Millions of “Bin Ladens” stashed under Spanish floorboards
The notes – nicknamed ‘Bin Ladens’ because they are so rarely seen – are believed to have been stashed away in cupboards and under floorboards in the homes of millions of people throughout the country.
The government believes it can help salvage the current banking crisis by encouraging Spaniards to take the notes to the bank and push liquidity into the economy.
But most of the ‘Bin Ladens’ have been squirreled away in real estate deals, in which handing over ‘black money’ is rife.
The price of properties in Spain are regularly reported at a much lower value to the tax authorities, with large amounts of cash being handed under the table. It’s caused Spain to have one of the biggest black economies in Europe.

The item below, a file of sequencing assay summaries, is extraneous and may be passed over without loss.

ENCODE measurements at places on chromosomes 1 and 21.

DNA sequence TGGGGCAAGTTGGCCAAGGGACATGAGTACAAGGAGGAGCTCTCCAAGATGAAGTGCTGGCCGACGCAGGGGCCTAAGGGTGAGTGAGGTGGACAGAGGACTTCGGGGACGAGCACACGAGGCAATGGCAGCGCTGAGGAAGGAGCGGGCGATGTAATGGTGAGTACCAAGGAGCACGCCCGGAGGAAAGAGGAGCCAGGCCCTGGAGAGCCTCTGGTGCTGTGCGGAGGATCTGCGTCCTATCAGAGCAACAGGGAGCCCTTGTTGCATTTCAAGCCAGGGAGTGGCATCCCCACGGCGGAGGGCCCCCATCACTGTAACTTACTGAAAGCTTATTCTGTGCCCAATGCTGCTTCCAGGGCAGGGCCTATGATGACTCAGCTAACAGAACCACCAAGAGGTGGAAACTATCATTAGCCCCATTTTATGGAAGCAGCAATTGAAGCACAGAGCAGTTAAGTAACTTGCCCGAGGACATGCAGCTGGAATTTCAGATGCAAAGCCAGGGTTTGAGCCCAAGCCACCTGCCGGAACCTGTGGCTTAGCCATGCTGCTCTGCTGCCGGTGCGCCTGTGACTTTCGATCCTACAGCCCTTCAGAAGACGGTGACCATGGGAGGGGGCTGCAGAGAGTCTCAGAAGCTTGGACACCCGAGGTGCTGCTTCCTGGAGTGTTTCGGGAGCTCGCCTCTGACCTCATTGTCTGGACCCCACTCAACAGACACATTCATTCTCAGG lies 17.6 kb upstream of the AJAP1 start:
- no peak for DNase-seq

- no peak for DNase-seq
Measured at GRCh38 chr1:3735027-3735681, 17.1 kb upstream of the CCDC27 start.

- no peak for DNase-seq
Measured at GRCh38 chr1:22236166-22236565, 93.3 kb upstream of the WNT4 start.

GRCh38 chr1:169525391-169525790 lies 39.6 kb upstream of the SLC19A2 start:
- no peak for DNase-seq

A no-questions-asked fiscal amnesty was one method proposed for getting the notes back into the system, but was ruled out by the finance minister Pedro Solbes.
But critics of the plan feel that trying to persuade people to surrender their stash of 500 euro notes is an improbable means of saving Spain from the clutches of a recession, and believe the government will probably need to re-think its strategy.
Gabrielle Pickard for RT